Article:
With the levelling off in sales that is seen once the 500 unit mark is reached, Agusta Westland can bring up its AW139 model with some confidence, drawing attention to the rapid success of its helicopter, the best seller in its category. This is a commercial and technological advance that could be wrong-footed by the arrival of new competitors.
In a little less than ten years, Agusta Westland has made the AW139 an aircraft that is hugely popular with operators. In an initiative that is reflected in the versatility of this medium tonnage twin turbine, the joint business borne out of the union between the American Bell Helicopter Textron and the Italian Agusta draws on the various partners involved in the development of its machine, initially born as the AB-139. Six specialists came together to work on the American-Italian project. Kawasaki and GKN Westland have devoted themselves to, respectively, the secondary transmissions and the main one whilst Honeywell is working on the avionics, Pratt &Whitney on the engine, Liebherrau on the retractable undercarriage and the air conditioning, and last but not least PZL Swidnik on the frame.
A SUCCESSFUL LAUNCH
The pre-series aircraft registered as I-ACOI was launched without a prototype and took to the skies for the first time on 3rd February 2001. This was followed by two other machines that carried out their official trial flights, whilst in November the same year the first aircraft series the I-ANEW saw the light of day, with Italian certification granted two years later. Bell Textron, who are only involved in 25% of the programme, are busy elsewhere with the BA609 convertible tilt rotor, and the Italian manufacturer is consolidating its position, having merged in 2005 with GKN Westland to form Agusta Westland, naming its first helicopter the AW139.
POPULAR WITH OPERATORS
The British helicopter firm Bristow Helicopters that specialises in offshore missions was the launch client, with two aircraft ordered in 2000. Bristow were attracted by the presentation of this multi-role aircraft that could be adapted for missions linked to air ambulance use, police use, fire-fighting use and passenger transport. Meanwhile, the no less well-known Canadian company CHC has become the first AW139 operator in this part of the world. This is just as much of a testament to the machine’s quality, given that the company is used to working helicopters in demanding operational and environmental conditions. These hours accumulated flying to oil and gas facilities across the globe are a tribute to the studies carried out by Agusta Westland with a view to meeting the needs of offshore operators who represent over a third of the aircraft in service. As well as meeting its obligation to meeting the new FAR/JAR 29 norms, the specifications integrate the need to transport a 2 500kg payload or 15 passengers in the high density version to 290km/h – all this with a range that can reach the symbolic threshold of 500 nautical miles. The fact that, for example, the de-icing is certificated for all its configurations is evidence of the Italian manufacturer’s involvement with its clients.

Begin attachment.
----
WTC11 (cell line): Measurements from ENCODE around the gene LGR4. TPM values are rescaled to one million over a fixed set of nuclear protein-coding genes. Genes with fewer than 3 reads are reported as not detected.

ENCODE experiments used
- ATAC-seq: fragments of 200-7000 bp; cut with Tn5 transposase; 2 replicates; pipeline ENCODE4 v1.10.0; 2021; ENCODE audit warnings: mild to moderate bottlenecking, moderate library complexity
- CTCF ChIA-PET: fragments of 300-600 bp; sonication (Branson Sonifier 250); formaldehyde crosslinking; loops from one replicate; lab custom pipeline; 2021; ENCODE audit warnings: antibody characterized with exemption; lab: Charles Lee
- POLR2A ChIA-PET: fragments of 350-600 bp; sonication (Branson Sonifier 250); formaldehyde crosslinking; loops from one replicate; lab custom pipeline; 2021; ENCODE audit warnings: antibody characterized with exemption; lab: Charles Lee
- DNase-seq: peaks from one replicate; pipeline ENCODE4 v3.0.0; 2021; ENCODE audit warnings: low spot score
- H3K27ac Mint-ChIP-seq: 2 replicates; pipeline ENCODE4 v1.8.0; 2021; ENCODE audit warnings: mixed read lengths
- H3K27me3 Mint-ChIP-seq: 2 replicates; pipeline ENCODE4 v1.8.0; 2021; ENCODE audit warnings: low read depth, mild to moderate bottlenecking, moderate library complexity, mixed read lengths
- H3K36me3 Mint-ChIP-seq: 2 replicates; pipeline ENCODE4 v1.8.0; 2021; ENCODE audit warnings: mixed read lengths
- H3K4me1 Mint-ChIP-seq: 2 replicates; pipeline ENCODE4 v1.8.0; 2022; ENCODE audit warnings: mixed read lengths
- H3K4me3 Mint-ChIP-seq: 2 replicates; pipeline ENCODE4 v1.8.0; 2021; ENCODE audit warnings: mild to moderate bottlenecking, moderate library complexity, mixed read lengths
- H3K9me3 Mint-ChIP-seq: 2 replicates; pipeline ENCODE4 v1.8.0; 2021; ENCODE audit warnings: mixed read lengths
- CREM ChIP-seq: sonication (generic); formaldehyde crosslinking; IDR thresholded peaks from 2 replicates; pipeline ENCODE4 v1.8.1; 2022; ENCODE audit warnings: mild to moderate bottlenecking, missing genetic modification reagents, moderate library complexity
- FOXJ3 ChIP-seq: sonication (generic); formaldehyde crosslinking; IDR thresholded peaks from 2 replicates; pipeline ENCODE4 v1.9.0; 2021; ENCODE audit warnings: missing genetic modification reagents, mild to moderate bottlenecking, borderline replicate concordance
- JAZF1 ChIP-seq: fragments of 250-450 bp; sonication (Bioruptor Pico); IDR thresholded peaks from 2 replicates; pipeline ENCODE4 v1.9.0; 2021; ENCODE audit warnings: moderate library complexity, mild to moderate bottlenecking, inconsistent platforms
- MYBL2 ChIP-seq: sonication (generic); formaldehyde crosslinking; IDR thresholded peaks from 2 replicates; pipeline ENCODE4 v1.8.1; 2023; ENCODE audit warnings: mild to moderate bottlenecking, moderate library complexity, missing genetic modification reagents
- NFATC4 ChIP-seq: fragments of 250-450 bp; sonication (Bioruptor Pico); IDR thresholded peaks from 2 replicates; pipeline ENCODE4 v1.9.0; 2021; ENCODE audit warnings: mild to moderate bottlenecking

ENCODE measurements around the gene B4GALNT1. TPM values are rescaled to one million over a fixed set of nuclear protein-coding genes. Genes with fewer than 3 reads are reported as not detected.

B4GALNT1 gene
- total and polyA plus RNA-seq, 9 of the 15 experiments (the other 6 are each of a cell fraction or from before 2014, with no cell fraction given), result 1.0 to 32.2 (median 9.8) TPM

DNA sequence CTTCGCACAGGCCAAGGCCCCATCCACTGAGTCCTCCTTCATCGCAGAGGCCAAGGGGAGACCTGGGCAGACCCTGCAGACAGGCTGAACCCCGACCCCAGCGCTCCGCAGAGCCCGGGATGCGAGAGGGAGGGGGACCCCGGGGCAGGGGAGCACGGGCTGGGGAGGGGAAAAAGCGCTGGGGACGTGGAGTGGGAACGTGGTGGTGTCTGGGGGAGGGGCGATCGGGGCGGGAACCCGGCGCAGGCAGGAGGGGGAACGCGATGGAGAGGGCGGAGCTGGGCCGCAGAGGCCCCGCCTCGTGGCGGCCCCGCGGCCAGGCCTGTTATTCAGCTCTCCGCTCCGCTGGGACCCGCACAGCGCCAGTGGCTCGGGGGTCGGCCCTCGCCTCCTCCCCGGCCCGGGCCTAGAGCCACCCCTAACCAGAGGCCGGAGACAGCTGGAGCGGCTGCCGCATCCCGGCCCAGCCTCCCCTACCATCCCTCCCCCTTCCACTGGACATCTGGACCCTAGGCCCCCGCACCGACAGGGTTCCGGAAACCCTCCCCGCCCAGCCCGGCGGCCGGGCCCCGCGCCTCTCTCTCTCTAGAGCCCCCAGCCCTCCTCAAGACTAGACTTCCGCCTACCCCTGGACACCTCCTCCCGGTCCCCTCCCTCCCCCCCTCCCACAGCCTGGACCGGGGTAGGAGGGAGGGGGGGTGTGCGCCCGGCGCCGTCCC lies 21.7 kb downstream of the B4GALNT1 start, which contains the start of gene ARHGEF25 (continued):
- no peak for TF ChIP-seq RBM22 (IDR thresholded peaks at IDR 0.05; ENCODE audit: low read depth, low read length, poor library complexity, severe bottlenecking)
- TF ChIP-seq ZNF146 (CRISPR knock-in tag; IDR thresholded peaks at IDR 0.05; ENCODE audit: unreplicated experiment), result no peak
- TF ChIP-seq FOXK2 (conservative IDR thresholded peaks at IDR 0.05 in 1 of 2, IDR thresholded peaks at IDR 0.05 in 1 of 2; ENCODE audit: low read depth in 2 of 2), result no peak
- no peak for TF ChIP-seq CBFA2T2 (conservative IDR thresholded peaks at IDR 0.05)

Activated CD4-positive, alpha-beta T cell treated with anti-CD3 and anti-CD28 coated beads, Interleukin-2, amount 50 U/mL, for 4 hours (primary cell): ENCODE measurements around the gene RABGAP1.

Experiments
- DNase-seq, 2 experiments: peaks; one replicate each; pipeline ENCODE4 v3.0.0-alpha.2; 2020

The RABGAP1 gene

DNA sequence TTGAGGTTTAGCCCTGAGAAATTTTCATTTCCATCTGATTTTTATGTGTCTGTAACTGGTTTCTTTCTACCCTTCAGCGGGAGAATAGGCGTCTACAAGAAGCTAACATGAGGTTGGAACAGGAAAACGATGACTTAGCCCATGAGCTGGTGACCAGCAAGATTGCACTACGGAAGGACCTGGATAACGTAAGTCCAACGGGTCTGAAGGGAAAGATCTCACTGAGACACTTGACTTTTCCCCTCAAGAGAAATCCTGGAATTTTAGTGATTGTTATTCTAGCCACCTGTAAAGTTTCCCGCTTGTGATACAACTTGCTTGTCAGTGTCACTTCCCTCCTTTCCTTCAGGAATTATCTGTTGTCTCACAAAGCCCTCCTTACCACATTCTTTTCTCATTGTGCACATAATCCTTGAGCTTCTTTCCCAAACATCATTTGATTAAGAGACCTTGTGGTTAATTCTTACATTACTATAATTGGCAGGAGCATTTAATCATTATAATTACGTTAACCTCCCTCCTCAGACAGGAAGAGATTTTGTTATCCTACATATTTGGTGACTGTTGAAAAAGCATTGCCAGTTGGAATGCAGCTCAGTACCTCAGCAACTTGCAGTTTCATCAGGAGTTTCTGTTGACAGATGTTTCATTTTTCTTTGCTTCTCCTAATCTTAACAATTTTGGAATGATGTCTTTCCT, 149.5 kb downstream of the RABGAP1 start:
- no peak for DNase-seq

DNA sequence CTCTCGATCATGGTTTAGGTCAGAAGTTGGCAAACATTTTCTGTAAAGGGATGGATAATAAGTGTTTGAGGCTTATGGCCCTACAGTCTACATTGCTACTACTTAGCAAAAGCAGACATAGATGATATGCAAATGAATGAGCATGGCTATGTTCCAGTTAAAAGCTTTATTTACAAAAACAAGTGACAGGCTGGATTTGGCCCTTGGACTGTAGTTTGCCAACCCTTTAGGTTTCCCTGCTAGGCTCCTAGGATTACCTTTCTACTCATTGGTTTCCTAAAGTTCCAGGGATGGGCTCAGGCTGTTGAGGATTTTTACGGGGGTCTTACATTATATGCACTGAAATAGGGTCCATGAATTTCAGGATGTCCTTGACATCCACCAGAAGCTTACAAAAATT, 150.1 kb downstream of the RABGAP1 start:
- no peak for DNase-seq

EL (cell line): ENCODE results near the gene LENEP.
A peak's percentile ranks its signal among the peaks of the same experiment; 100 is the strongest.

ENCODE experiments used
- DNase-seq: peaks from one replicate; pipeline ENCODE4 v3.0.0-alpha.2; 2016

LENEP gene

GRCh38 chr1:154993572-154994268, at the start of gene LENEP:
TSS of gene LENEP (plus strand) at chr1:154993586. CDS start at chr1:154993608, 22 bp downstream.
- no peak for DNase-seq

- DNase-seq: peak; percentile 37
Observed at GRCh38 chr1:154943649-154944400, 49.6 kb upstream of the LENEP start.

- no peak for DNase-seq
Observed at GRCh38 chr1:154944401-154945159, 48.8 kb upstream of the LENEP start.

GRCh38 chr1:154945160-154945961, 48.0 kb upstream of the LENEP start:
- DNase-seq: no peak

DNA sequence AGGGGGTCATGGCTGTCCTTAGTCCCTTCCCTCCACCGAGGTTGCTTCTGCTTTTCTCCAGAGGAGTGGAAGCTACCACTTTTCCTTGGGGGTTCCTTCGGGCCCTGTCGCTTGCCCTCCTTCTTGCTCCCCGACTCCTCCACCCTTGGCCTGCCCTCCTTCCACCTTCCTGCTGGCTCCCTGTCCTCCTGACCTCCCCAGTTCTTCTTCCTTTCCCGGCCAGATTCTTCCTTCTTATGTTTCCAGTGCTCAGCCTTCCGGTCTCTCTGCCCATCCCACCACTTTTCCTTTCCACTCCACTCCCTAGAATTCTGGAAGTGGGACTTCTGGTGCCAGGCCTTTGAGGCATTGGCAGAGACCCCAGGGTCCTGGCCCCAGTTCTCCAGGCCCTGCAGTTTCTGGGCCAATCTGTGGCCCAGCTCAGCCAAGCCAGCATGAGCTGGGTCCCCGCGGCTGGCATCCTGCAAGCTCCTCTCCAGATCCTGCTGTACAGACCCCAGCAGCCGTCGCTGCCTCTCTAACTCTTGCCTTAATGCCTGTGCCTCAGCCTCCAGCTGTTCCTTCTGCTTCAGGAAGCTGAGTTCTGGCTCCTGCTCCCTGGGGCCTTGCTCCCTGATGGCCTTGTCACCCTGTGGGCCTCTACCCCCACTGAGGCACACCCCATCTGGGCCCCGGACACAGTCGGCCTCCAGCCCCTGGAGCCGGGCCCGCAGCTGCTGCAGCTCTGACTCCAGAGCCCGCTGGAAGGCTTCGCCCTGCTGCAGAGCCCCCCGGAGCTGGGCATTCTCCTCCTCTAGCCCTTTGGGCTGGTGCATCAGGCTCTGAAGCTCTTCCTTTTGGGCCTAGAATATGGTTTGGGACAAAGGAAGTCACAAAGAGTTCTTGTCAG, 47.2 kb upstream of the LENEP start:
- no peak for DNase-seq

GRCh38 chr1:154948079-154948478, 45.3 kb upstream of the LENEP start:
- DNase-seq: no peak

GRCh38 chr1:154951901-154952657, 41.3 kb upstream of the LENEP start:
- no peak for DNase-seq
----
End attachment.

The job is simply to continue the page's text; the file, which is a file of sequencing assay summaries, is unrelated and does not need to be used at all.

In addition to its heliport services, CHC Helicopter is one of the top world leaders in helicopter maintenance via its subsidiary Heli-One, who provide a repair and overhaul service for Agusta Westland aircraft in over thirty countries and since 2009 have been providing a maintenance services network. The Italian manufacturer is keen to set up a support policy for the commercial development of the AW139 and selects its partners with a view to meeting the maintenance needs of its aircraft. Russia has reached a critical mass with over twenty models in service, and one of its aeronautical sector bodies Aérosouz has been named a maintenance centre. Agusta Westland has now made its mark in the Russian market as well as making the most of the most extreme weather conditions to perfect its model. An AW139 demonstration model will do a three week turn in various regions of Siberia, thereby showcasing its capacity to respond to the most testing operational requirements.
The AW139 is a genuine work platform that ranges from passenger shuttle transport to search and rescue operations. The arrival of the EC175 represents a real tactical and commercial challenge for Agusta Westland. Alongside its civilian career, the military market is opening up for the AW139, whilst the range’s superior models such as the AW169 are arriving soon. On this matter, it is interesting to note the delivery of the first models of the HH-139A version to the Italian air force twenty years after the delivery of the last Italian helicopter to its own armed forces.